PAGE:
Our voice of business this month is:
Richard Harrington, Chief Executive Officer of Buckinghamshire Local Enterprise Partnership
The government landed its most significant domestic policy announcement for several years with the recent publication of the Levelling Up White Paper. In essence, it is a policy document that seeks to address disparity across the nation and outline the government’s cross departmental policy framework featuring four main objectives:
- boost productivity, pay, jobs and living standards by growing the private sector,
- spread opportunities and improve public services,
- restore a sense of community, local pride and belonging,
- empower local leaders and communities.
The long-awaited paper examines geographical disparities and considers the operation of economic factors as a backdrop for the wide ranging system reform that the government will establish through 12 Levelling Up Missions.
It is a wide ranging document in more sense that one, an initial Jericho reference to economic geography coming in at 7,000 BC, kick starts the evidence base informing the policy decisions. The paper deals with policy, funding and structural announcements that represent part of the government’s sustained offer towards local area devolution and ends by summarising a decade’s worth of government funding retrospectively divided into the four objectives outlined above and further split into regional geographies including that of the greater South East. There are very few new funding announcements in the paper, although the government does encourage thinking towards new areas where future funds may be raised for example through institutional investors or pension funds, that may not have featured as prominently to date. It would be fair to say, that while the government intends all parts of the UK to thrive, there is a positive bias towards those areas that are considered to be lagging, weakest, lost and or lacking against the government’s four objectives.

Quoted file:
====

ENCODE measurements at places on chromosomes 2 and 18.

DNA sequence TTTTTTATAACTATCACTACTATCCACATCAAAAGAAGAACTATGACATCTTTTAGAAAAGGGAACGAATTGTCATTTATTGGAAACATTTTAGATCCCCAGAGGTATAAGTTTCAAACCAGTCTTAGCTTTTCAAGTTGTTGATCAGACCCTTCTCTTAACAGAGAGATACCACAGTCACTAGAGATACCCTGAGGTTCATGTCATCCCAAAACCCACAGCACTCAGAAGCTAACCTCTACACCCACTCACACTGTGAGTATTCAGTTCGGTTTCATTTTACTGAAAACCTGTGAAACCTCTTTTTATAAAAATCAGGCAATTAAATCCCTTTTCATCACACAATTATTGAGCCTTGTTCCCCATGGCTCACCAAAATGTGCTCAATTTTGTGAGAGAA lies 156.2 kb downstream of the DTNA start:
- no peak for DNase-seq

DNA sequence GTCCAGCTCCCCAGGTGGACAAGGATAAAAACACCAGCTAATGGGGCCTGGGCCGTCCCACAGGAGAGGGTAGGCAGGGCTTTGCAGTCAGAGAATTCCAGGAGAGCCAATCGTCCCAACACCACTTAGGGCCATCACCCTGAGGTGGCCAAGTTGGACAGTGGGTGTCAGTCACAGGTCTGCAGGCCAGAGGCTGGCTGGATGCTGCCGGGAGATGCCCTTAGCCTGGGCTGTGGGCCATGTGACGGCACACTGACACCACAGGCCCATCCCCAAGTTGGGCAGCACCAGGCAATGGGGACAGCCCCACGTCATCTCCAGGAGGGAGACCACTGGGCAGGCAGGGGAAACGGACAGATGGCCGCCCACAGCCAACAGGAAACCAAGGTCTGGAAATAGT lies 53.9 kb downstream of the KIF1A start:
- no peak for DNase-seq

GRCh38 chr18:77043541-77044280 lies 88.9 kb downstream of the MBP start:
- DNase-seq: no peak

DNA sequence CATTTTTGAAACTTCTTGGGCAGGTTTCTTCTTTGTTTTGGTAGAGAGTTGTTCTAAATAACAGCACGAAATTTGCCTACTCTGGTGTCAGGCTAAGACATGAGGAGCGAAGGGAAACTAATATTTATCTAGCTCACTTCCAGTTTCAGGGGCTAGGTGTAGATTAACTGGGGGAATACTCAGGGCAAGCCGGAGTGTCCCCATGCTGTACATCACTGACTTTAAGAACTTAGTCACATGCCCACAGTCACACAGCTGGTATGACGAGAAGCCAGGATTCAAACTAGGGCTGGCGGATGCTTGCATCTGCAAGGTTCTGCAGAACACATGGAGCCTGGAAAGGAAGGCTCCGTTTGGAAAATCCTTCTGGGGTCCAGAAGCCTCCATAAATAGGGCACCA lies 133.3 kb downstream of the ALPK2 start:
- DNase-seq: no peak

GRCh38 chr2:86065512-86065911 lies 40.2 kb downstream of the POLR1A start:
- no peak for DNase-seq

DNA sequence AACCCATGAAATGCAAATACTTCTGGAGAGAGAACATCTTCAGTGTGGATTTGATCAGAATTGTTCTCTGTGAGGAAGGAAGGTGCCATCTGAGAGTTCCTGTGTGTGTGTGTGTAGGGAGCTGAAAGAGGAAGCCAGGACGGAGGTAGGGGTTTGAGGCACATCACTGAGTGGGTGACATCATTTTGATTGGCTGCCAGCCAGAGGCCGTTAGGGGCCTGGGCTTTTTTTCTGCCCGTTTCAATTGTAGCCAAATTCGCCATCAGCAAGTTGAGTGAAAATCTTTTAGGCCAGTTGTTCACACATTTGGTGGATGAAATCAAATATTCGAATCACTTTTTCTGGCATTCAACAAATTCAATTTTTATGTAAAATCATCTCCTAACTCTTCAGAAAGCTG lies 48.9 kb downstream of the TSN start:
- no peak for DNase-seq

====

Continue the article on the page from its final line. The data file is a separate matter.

With such great national challenges, how does a local conversation progress with government recognising that all areas have their own unique challenges to a greater or lesser degree? Buckinghamshire has not been a main recipient of government support, even within the context of the South East. On the other hand we have a firm SME business base, growing an productive economy and a clear understanding of unique local assets and economic drivers that will growth the economy further. Relationships between public and private sectors, traditionally strong in Buckinghamshire, will be key as will the ability to attract new investors and commercial funds. Considering national supply chains in sectors such as the Creative Industries, Space and Advanced Manufacturing will undoubtedly present opportunities to collaborate with other diverse regional economies. I would therefore suggest that the future has a familiar tone and rests as always on our entrepreneurial spirit to realise, manage and deliver upon our potential.
It was missed by many, but I wanted to conclude by congratulating the government on recognising the convening power of LEPs within the context of the White Paper. Over the past decade LEPs have collectively used collaboration to inform and establish local strategy and invest in critical economic infrastructure. I am pleased that this work has been recognised and hope that government allow local areas to build on these solid foundations and partnerships and support local areas further by evaluating and responding quickly to the delivery lessons and impact of the new policy framework.